Temporarily teamed up with future music hall of fame member Con Conrad in 1920 with Broadway productions in their sights, the duo turned out Lena (From Palesteena), then topped that feat with Margie, likely a nod to Marguerite. The latter song, a reworking of his earlier Lullaby Blues, benefits from simplicity more than almost any other factor. It was easy for the public to remember both the music and lyrics, and became a hit on the stage as well. In addition, Margie was a great commercial success for the ODJB when they recorded it in 1920 along with Robinson's Singin' the Blues and Lena on the same disc. The piece has been regularly performed by jazz bands into the 21st Century, and where That Eccentric Rag would cement his ragtime fame, Margie made him into a true songwriter.
Tragedy struck in 1921 when his life-long love Marguerite died (the cause is difficult to ascertain). He got back on his feet, however, and reinvested himself in composing with a number of partners, occasionally as they lyricist. There was the occasional instrumental, such as Erratic Rag which was a jazzy companion to That Eccentric Rag. Robinson and Bernard would hit their stride in 1924, with Robinson' aggregate output being a new song every couple of weeks. Bernard was a clever lyricist at this time, and titles such as the radio-craze How 'ya' Gonna Make Love/ When She's Tuning In X.Y.Z? and Let Me Be the First to Kiss You Good Morning, and the Last to Kiss You Good Night drew the attention of both sheet music and record consumers.
A couple of years later Russ teamed with Roy Turk for another series of fine pop tunes, including Mary Lou. Both Mary Lou and Margie would spawn Hollywood movies based on those titles in the late 1940s. Another of their big hits was Aggravatin' Papa (Don't You Try to Two-Time Me), introduced in Plantation Revue on Broadway by an all-black cast. While the musical only ran for three weeks in the summer of 1922, the song with its bold cover can still be found in many sheet music collections as it sold very well. Note that musician/publisher Addy Britt is listed here with a question mark on that piece, since his name was not on the original cover nor on the inside plates of the modified cover that does have his name, so his role was likely promotional.
Robinson had not given up playing by any stretch, and in addition to his work in theaters he also accompanied singers on early jazz and blues records both in New York and back in his home state in Richmond, Indiana. What is unusual in this is that he was employed to record with black singers as well as white ones, a practice frowned upon in public, but one that his employers knew would still yield lasting results. Among the singers of both races he played behind were Lucille Hagamin (the second black singer to record after Mamie Smith), Annette Hanshaw, Marion Harris and Lizzie Miles. In many cases, in order to prevent professional issues, he was credited as Spencer Williams as per Williams' explicit permission, a great compliment as well to both of them. Under his own name he also cut a series of discs with Al Bernard singing, most on the Pathé label.
Once back in Indiana in the middle of decade, Russel continued his submissions, but others also came to him for advice and arrangement help, and likely connections. Among them was another Hoosier, future great Hoagy Carmichael, who often submitted pieces by sliding manuscripts under the door of Robinson's home. The location of that home had shifted to Los Angeles, California by 1930, where he is found living with his second wife, Josephine Robinson, working as an independent music composer in the early years of sound movies. However, he would soon marry once again to Gertrude (Fitzgerald) Robinson, and the couple eventually had an only daughter, Theresa Robinson. In late 1931 Russel would be back in New York, leasing at home at the corner of Chestnut and State streets in Flushing. He would soon remarry once more to Mabel Robinson, with whom he would write a piece in 1934.
Lyricists would often seek the composer out to gain successful collaborations, and in the 1930s they included Noble Sissle, who had been estranged from former partner Eubie Blake for several years, and Mercer Cook, who would also co-compose a series of good 1930s pop-tunes with him. One piece made popular in the underground by Cotton Club singer Cab Calloway was the questionable yet clever Reefer Man. Some of Robinson's work was heard on regular radio appearances by the composer, usually in bands or small ensembles but sometimes as a featured artist during a time when radio was driven by live music. His riskiest set of compositions was released by published Joe Davis in 1934. These songs about infamous gangsters John Dillinger, Bonnie Parke and Clyde Barrow, were written using the pseudonym Joe Hoover, in part to take a stab at the mildly obsessive FBI chief J. Edgar Hoover, and in part to protect his own identity in case the gangsters he was parodying found the tunes objectionable. They were ultimately renewed under his actual name. A couple of other songs also appeared under the name Joe Hoover.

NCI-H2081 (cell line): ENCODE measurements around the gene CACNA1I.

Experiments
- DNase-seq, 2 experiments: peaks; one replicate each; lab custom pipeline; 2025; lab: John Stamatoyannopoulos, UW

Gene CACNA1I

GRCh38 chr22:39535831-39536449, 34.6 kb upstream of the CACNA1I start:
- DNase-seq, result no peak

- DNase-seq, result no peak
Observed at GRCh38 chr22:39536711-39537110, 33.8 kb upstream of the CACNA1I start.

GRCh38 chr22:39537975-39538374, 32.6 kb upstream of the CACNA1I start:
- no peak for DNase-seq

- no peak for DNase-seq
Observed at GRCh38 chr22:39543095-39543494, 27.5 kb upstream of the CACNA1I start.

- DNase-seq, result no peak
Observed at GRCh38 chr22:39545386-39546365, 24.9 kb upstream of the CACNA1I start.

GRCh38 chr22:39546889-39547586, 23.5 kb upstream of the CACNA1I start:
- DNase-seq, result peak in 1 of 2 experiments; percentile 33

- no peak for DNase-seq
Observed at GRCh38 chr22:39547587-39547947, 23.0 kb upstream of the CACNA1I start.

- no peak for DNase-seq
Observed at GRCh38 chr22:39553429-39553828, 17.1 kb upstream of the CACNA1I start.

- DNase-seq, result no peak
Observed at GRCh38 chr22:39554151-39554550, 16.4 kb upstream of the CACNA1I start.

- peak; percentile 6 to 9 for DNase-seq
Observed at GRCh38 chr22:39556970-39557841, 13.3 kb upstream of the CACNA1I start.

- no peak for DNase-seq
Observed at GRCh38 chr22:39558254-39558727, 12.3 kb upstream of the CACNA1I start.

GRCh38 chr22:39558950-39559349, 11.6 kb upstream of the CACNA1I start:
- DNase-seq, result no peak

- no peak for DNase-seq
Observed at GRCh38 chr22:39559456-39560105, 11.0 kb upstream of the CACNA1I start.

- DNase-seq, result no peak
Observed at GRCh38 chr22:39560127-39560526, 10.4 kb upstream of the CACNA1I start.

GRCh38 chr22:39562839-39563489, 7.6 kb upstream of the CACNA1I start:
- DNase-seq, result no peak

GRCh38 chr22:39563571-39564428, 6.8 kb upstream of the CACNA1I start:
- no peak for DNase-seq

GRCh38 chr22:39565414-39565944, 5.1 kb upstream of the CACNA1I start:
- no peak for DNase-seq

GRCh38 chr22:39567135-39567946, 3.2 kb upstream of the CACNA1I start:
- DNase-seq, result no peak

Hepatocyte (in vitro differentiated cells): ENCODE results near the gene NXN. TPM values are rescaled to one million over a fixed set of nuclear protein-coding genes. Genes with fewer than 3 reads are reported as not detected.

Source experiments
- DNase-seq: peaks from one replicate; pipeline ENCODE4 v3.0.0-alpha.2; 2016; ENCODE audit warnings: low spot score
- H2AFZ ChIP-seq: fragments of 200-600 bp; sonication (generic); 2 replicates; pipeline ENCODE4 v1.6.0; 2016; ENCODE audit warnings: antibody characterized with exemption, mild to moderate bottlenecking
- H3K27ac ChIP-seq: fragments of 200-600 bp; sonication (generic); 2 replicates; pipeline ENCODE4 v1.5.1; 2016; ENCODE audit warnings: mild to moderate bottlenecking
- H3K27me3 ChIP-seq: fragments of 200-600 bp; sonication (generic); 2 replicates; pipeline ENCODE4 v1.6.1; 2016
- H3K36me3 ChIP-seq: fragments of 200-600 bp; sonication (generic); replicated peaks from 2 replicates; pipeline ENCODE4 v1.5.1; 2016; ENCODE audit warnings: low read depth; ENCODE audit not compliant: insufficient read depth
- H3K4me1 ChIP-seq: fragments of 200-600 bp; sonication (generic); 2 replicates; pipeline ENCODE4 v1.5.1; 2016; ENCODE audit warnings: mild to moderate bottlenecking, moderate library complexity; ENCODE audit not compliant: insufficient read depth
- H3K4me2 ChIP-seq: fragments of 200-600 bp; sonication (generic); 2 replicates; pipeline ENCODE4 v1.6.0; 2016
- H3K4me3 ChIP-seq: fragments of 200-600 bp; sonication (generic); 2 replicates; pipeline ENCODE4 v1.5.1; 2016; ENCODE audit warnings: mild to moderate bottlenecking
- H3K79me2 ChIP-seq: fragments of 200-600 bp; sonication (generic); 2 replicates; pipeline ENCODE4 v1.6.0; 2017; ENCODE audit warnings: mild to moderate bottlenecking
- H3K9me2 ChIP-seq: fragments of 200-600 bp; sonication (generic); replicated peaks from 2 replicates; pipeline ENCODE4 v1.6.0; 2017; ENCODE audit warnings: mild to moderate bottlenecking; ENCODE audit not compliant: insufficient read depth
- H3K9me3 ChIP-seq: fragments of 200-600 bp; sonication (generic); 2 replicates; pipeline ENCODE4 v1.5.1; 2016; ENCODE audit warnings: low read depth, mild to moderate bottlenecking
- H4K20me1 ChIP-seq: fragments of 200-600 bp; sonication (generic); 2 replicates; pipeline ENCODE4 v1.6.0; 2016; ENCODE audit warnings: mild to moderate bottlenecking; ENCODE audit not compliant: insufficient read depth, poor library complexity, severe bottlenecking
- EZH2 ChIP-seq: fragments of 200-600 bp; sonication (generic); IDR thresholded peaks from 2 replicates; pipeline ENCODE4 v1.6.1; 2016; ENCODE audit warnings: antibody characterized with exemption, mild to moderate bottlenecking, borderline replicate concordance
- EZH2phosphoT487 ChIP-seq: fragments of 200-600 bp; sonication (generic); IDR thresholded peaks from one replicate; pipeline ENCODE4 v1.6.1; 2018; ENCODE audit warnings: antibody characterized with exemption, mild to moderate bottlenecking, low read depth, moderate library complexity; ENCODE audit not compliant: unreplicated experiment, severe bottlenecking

A 1936 composition, Less Work for Mother, became the established theme for the Horn and Hardart Children's Hour broadcasts, on which Russel regularly appeared as a performer. Also in 1936, ODJB co-founder Larry Shields organized a revival of the band and Robinson toured with them for a short while. It soon became was evident that the old traditional jazz sound would not succeed in the face of the Swing Era. Eight years later the San Francisco Jazz Revival would provide the necessary catalyst to keep that music alive, but the mid-1930s were still a fickle time, in part because Americans were looking forward to the end of the Great Depression, not back to reminders of it.
As of the 1940 census, Russel, Mabel, and her son Edward were residing in Queens, New York, with Russel listed as a composer in the song writing industry. By the early 1940s Robinson had taken to the road again. For the required 1942 draft registration he listed his residence in Columbus, Indiana, but his mailing address was in Miami, Florida, a good location for working musicians in the 1940s. In 1947 he recorded eight ragtime solos for the Circle Records label of historian Rudi Blesh, the only time that sound recordings had him as the featured artist. Back in Hollywood by the late 1948, he composed a title them for the movie Portrait of Jennie.
The 1950s found Russel mostly retired and living off his royalties in Palmdale, California, located in the desert just north of Los Angeles. There he formed the J. Russel Robinson Composing Company. Russel was approached in 1957 by Sacramento, California librettist and lyricist Leo McElroy to contribute to a score for his musical Mermaid Tavern, based on part of tales of the famed London location dating back to the time of Shakespeare. While the completed work with some of his pieces in it spent a short time off-Broadway it did not go very far at that time. It has since found success in regional theaters around the country, keeping Robinson's final published work alive. He also did some work with bandleader Sammy Kaye.
In 1963 J. Russel Robinson died at age 71 after a brief bout with complications from lung cancer, the result of a life-long smoking habit. He left behind his third wife and a married daughter. However, his name is still very much alive and embedded in American music culture, and indeed is known around the world.